Triumph Motorcycles Production in Thailand

Triumph is alive and thriving in Thailand (300 units/week):

OK, but why did they ever go to Thailand in the first place?

“It was primarily for us to be able to do certain processes that we wouldn’t be able to do in the UK… So, every company has had to make a choice, in terms of where it’s going to source its components from globally. And some companies are comfortable with saying, “OK, I’m going to go and work with a supplier in China, or – I’m going to buy my complete engines (in some cases) from a different company”. That’s never been Triumph’s way of doing business. John Bloor has always taken a viewpoint that we want to be in control of the things that we believe are important, in order to get the quality of the product right, and to be in charge of the supply chain.

I’ve never been to a motorcycle factory here, but I’ve been to automotive component factories on industrial estates in Chonburi and the production lines managed by major Japanese companies are almost on the same level as ones in Japan.

Thai workers can be trained to do work every bit as well as their Japanese counterparts, this I have seen. I’ve spoken with factory managers, floor supervisors, and line leaders as well, and the consensus is that clear instructions and objectives are what determines good product build specifically here in Thailand. Whereas Japanese workers might take it upon themselves to point out problems or suggestions as part of their constant improvement process, a Thai worker is more likely to express pride in their work by doing exactly what they’re told.

Unsurprisingly, this probably mirrors the evolution of the Japanese line worker as well. Not all Japanese production lines or systems are created equal, and I’ve seen employees discouraged from adding any input during production meetings, and simply told to shut up when being vocal about bad parts or processes. The thing is, this used to be the norm… Now, it’s probably the mark of a company that isn’t going to make it. Every takeover I’ve ever seen (and I’ve seen a few) has involved a shakeup of production systems, because everyone wants to force their own culture on the new fish in the pond. The thing is, going through every one of those instances in my mind now, I’ve never seen the production line workers being told to communicate line problems less, only more.

The other thing is, I’ve often been told by Japanese supervisors sent overseas (overwhelmingly in Asia) that the local workers act like Japanese workers used to act decades ago – with no voice and just doing what they’re told (which inept supervisors liked and smart supervisors realized was not sustainable).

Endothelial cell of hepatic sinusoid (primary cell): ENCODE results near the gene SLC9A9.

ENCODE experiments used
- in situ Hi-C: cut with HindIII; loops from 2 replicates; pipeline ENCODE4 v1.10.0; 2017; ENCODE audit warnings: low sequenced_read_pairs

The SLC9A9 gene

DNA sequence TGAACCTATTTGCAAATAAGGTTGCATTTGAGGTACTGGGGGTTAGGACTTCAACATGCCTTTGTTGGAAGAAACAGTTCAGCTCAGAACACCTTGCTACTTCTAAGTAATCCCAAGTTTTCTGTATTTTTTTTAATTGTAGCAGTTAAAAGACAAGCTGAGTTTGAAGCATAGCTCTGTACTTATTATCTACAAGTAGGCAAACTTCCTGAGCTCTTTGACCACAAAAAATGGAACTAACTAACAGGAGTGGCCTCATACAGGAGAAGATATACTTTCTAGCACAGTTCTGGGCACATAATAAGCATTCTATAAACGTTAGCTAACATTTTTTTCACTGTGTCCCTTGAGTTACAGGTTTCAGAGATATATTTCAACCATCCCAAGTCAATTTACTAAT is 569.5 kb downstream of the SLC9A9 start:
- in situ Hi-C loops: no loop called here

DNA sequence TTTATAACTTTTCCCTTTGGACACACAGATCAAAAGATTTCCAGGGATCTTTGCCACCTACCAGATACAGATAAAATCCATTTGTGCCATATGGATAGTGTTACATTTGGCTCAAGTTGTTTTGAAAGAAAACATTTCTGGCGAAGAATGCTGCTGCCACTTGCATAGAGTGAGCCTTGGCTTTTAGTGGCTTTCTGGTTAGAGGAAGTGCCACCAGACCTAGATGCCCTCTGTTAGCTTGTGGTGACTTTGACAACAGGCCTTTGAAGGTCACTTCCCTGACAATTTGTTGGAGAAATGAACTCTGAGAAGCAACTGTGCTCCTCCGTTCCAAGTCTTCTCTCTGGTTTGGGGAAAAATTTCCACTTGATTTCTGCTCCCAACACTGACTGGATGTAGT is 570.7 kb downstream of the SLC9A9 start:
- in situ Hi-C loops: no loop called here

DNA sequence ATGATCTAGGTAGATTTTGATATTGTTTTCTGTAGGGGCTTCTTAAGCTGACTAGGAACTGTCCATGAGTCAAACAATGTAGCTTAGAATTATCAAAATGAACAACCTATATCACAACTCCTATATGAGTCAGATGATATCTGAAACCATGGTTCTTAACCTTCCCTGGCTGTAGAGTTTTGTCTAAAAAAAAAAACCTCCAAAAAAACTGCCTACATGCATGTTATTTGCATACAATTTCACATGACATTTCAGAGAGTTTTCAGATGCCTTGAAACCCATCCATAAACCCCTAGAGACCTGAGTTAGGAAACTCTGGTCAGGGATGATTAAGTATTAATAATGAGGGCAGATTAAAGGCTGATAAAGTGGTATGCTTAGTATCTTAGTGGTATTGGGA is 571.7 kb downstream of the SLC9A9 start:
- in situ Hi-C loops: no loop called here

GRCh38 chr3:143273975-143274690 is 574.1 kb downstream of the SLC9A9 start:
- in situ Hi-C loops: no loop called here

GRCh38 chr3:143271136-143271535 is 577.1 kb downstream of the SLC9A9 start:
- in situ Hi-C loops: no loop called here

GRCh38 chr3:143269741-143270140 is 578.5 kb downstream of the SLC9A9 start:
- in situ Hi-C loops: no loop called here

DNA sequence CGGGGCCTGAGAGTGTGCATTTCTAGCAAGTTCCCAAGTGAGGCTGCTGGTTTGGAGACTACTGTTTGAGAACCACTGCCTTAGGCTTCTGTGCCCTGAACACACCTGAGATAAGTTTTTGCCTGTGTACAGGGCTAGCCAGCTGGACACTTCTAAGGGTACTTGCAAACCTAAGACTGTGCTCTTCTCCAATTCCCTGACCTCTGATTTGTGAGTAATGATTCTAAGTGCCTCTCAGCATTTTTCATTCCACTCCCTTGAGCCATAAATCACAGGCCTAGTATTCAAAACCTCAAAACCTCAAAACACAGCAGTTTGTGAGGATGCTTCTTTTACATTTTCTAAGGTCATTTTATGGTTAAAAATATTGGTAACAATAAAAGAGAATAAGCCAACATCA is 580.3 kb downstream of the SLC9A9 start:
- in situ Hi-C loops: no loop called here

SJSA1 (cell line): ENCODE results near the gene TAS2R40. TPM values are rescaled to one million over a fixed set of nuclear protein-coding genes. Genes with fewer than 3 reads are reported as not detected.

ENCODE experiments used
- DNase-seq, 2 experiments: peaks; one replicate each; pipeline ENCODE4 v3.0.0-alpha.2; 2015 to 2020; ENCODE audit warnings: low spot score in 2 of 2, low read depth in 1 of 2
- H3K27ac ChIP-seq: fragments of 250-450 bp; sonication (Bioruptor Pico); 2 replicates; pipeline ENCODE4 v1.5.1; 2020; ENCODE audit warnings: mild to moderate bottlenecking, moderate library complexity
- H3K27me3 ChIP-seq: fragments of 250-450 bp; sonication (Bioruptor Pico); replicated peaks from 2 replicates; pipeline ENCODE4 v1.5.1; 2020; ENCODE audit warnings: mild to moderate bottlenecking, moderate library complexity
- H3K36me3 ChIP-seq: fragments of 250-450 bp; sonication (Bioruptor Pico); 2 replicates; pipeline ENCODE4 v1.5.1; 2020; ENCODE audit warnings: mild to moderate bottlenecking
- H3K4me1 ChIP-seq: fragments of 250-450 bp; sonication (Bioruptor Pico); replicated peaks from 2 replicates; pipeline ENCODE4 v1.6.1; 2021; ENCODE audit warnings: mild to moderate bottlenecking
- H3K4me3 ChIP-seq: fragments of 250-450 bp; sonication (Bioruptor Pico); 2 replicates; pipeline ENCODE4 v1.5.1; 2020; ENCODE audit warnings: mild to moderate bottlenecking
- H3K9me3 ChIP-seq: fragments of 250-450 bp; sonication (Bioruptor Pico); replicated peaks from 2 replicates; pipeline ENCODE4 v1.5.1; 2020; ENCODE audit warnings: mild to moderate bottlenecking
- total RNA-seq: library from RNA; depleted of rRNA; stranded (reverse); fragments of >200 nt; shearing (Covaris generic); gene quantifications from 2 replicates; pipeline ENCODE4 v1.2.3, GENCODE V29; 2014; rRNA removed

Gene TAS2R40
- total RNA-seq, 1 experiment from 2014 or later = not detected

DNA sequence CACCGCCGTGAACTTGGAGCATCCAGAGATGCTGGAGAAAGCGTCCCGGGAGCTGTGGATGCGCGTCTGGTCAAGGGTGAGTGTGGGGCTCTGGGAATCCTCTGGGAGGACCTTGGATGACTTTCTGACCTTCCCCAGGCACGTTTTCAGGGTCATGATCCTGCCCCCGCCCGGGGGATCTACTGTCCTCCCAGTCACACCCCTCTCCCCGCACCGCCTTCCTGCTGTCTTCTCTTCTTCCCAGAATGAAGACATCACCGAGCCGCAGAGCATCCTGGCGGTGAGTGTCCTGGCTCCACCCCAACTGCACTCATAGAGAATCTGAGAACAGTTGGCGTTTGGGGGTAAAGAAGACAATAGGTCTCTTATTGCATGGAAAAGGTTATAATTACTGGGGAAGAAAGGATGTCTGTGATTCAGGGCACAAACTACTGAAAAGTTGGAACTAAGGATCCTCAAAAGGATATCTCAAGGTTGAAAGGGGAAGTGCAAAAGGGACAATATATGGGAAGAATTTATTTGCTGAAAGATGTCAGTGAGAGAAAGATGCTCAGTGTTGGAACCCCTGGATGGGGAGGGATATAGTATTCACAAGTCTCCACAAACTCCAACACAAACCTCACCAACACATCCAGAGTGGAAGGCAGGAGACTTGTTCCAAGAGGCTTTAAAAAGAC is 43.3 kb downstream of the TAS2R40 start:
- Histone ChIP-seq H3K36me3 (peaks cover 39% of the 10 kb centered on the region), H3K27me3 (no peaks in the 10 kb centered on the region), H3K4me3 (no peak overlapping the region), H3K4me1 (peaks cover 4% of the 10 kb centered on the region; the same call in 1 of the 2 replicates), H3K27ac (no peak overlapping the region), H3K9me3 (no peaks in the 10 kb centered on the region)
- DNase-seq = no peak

My Kujira Crown in Pattaya in 1979?

I happened to be watching an 8mm home video of a German family visiting Pattaya in the late 70’s and spotted what could very well be my MS-60 Toyota Crown:

It seems to be the right color and model, and these cars were originally used for government bigwigs, so it’s possible that one of them parked it right in front of the Regent Hotel back then. I’m not sure of the number imported back then, but I’ve heard stories of a parking lot filled with old ones out of service. Wish I knew where it was!

Talisman

Ironic?

I can’t tell if this guy just put a random sticker on his car, or if this is a plea to the gods because he hasn’t changed the oil for five years. Seen in a random parking garage in Bangkok.

Toyota Crown MS60-NF VIN

This is my Kujira’s VIN. There are many like it, but this one is mine.

Well, actually, there are probably a thousand or so left in the world. This one’s still mine, tho.

The King of Thailand with a Nissan Cefiro A33

Some years ago, Nissan presented the King of Thailand, his majesty Bhumibol Adulyadej Rama IX, with the last Cefiro A33 produced in its one million unit production run in Thailand.

A good car for a great king. As a show of respect for his passing last year, we have also decided to let our beloved car go. A keen buyer has been found, and we say goodbye to our faithful ride this Friday.

Cefiro A33 Skyline Red Engine Lid Project

For the racing boy in YOU!! Custom paint job by Wattana Sound. Hand lettering accent by Yoshida Garage.

Catering to a younger demographic (the other kind of potential buyer, nostalgic old men who have wanted this car since it came out, might like it as well – the car bling runs strong in SE Asia) is hard work, but hopefully we can sell our trusty VIP ride very soon..

Only in Issan

Kubota convertible with sunshade driving around town every day with no plates and hazards flashing.

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As a side note, I know this gent and he’s more of a classic than all of the twenty-odd cars in his collection… He collects all of the cars that he wanted in his youth, but couldn’t afford. Never knew he wanted a rice tractor, tho.